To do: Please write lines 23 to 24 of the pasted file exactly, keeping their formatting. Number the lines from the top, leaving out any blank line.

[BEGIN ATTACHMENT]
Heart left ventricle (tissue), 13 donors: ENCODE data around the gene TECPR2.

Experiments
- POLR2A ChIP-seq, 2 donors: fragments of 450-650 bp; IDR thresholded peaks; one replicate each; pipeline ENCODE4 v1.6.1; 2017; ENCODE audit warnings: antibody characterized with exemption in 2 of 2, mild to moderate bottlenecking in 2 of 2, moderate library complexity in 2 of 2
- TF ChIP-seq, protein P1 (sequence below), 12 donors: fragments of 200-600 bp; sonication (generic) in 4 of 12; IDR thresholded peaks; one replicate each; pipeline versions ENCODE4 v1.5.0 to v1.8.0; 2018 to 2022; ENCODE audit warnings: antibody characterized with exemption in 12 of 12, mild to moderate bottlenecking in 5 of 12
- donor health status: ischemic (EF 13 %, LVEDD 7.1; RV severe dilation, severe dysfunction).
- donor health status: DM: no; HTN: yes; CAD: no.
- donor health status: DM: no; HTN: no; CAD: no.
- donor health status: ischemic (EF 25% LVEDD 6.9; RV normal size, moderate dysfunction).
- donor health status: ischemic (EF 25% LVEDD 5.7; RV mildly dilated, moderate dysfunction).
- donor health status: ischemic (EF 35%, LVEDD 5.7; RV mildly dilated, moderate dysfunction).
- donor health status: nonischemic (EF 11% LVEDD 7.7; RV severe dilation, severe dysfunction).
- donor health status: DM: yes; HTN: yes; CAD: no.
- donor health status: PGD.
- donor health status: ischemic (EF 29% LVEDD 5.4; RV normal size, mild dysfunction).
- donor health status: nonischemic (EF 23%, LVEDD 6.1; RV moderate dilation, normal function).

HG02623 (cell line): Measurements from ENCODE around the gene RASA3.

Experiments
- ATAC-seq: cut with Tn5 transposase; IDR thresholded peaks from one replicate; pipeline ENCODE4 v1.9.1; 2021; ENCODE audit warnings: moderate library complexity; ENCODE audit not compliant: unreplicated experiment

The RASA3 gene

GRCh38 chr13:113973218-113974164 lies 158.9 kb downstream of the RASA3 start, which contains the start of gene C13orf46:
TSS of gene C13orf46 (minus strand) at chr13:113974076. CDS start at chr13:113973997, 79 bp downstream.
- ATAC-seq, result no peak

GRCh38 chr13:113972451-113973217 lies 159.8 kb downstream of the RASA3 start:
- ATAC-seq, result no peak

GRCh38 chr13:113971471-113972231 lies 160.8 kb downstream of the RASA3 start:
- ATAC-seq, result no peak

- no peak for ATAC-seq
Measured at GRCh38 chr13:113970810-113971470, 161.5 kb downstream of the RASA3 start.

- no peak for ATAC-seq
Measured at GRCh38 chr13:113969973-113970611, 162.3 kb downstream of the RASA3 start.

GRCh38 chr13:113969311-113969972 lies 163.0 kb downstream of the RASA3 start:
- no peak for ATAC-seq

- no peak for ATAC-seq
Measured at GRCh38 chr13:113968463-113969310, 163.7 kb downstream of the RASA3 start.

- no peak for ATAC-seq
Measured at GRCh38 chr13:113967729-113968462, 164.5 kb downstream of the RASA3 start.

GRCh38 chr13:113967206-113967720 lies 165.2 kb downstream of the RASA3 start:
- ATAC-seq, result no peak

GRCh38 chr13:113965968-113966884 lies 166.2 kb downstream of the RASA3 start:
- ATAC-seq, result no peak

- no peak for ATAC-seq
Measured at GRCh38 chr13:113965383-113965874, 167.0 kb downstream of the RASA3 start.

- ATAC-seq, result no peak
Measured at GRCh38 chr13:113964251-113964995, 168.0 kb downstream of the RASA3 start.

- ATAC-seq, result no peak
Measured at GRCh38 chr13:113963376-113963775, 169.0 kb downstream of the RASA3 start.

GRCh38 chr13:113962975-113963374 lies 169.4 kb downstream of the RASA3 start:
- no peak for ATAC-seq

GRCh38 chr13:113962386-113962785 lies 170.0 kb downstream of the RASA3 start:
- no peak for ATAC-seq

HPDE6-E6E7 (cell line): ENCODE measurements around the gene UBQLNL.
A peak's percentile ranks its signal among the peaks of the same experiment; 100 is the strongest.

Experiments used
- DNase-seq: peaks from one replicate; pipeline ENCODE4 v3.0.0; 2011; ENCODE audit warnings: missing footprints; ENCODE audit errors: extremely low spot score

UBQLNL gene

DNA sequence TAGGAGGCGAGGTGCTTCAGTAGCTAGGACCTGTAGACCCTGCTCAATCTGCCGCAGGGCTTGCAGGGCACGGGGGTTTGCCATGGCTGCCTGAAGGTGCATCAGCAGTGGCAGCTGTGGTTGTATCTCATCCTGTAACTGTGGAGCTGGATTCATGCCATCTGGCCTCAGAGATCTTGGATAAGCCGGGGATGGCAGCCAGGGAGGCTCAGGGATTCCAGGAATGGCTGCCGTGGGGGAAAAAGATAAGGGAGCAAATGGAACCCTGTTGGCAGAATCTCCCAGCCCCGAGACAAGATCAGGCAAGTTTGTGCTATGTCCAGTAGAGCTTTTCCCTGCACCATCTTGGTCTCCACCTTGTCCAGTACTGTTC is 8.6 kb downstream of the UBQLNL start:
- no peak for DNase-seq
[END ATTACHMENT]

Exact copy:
GRCh38 chr13:113972451-113973217 lies 159.8 kb downstream of the RASA3 start:
- ATAC-seq, result no peak